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Teen charged with deputy's death is also a victim, attorney says

(Al Hartmann, The Salt Lake Tribune, Pool, File)



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PROVO — A defense attorney for a teenage girl charged with aggravated murder in the death of a sheriff's deputy said Monday that "she's as much of a victim in this case as anyone else."

But despite the attorney's protestations, a judge ruled that Meagan Grunwald, 17, will continue to be held behind bars on $1 million cash-only bail.

Grunwald is charged as an adult with 12 felonies, including aggravated murder and two counts of attempted aggravated murder, first-degree felonies, in the Jan. 30 crime spree that killed Utah County Sheriff's Sgt. Cory Wride and injured deputy Greg Sherwood. Although her boyfriend, Jose Angel Garcia-Juaregui, pulled the trigger, prosecutors have said Grunwald was "absolutely as culpable" and presented even more evidence against her on Monday.

But defense attorney Dean Zabriskie said she was another victim of Garcia-Juaregui and asked 4th District Judge Darold McDade Monday to reduce her bail to $100,000.

"She was 16 years old when she met (Garcia-Juaregui). She's never been in trouble before. She was totally intimidated by him," Zabriskie said.

He assured the judge that his client has strong Utah family ties and that she would live at her mother's Draper home if bail was reduced and she could meet it.

But prosecutor Sam Pead said the judge shouldn't reduce bail "by even 1 cent" and outlined the events of Jan. 30 and Grunwald's alleged role in them.

Grunwald shifted the couple's vehicle into drive and kept her foot on the brakes soon after they were approached by Wride, so that she could hit the gas after Garcia-Juaregui fired the fatal shots, Pead said. He argued that she also closed the gap between their vehicle and Sherwood's when he ordered them to pull over in order to allow Garcia-Juaregui to get closer to the deputy's vehicle.


She's as much a victim in this case as anyone else. She was 16 years old when she met (Garcia-Juaregui). She's never been in trouble before. She was totally intimidated by him.

–Defense attorney Dean Zabriskie


When Grunwald and Garcia-Juaregui's vehicle became "unusable," Pead said Grunwald personally stopped a passing driver, using "the same kind of innocence and youth that appears to be her mode of sympathy today." He said Grunwald jumped into the passenger seat of the vehicle before Garcia-Juaregui threatened the driver with the gun.

"Prior to this, the defendant and her boyfriend … would talk about going to Mexico." Pead said. "They had been together six months, they lived together and these plans to be together ultimately and go to Mexico were sped up when the defendant was pulled over. … At that point, plans had to change because (he) was a parolee in violation of his parole and was likely to go back to prison, so they had to speed up the process. They had to get away."

The prosecutor said the couple called Garcia-Juaregui's uncle after Wride was shot and told him they had done something bad. They asked him about getting to California.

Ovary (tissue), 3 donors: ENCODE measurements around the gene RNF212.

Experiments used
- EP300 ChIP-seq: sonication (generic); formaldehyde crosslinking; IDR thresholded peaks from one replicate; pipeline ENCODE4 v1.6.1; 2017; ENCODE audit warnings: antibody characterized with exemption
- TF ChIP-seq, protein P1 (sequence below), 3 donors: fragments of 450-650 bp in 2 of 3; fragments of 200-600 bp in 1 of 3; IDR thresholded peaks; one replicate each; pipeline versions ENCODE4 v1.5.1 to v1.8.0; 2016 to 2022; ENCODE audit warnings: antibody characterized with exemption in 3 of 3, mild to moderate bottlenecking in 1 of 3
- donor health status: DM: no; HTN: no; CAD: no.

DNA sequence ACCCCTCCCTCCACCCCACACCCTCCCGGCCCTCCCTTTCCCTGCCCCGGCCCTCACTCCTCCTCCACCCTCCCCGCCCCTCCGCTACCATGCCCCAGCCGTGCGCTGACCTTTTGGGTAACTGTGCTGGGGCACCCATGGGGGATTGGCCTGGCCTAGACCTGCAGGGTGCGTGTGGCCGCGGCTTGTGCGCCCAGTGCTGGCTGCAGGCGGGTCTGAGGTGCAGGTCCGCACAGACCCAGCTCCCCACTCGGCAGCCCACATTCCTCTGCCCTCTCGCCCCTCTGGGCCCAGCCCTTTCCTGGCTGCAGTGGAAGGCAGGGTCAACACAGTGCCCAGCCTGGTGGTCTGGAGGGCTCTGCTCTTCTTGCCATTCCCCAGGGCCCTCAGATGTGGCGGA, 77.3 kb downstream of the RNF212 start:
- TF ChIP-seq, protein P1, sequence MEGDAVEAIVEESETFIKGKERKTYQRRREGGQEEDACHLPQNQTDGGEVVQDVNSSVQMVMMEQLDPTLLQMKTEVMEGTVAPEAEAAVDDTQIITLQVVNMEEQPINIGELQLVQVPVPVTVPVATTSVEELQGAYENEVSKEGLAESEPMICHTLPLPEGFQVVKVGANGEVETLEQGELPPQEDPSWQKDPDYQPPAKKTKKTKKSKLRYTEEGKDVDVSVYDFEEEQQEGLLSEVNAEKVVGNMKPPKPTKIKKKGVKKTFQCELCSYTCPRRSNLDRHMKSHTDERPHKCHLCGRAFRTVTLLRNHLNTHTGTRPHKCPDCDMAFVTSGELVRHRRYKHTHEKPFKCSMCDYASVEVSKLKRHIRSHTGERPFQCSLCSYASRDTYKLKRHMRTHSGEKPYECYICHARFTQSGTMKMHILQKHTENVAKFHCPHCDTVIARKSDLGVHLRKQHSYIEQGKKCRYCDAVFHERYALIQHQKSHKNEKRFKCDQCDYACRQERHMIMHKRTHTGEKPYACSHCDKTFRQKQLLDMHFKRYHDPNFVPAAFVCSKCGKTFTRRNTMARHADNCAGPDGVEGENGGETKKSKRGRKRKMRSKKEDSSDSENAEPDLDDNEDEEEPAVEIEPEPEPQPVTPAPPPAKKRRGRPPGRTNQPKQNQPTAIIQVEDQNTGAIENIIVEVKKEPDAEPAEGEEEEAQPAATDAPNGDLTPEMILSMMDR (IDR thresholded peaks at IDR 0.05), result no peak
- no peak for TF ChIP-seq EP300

Before Jan. 30, Grunwald had also sent "electronic communications" about "using meth" and "shooting guns," Pead said.

Zabriskie objected to the narrative.

"As it stands right now, she is presumed to be innocent. These are allegations only," he said. "All this wild speculation about what went on in that truck is just that, speculation."

The judge ultimately denied the request and left bail at $1 million, cash-only.

Garcia-Juaregui was shot by four Juab County sheriff's deputies that day and he later died of his injuries. The actions taken by those four in stopping and shooting the gunman were described as courageous and heroic. Juab County Attorney Jared Eldridge determined that Sgt. Craig Ryan and deputies Rod Thompson, Kellen Worwood and Al Taylor were legally justified when they fired seven shots to end the dangerous situation and protect others and they were cleared for duty on Feb. 14.

Wride's brother-in-law, Johnny Revill, said he attended Monday's hearing in support of Wride and Sherwood. In his opinion, the judge's decision was the right one.

"He said that it's his job to protect the innocent public and make sure that she wasn't going to flee, that she wasn't a risk to flee and so we're satisfied with that," Revill said. "I think she's a possible risk to the innocent community, like the judge said, and I think she's where she needs to be."

Grunwald is being held in the Salt Lake County Jail. A hearing on the evidence against her is set for April 16 and 17.

Zabriskie said he will be ready for the hearing when the time comes.

"We see her as a victim. No one knows what was going on in that cab. She's almost deaf in one ear from that gun going off," he said. "Meantime, we've got a teenager in jail. I'm not making light of the fact that a good police officer, a very good police officer, was killed in a line of duty.

"I don't think two wrongs make a right and this (keeping her jailed on $1 million bail) would be the second one as far as I'm concerned."

Video Contributor: Sam Penrod

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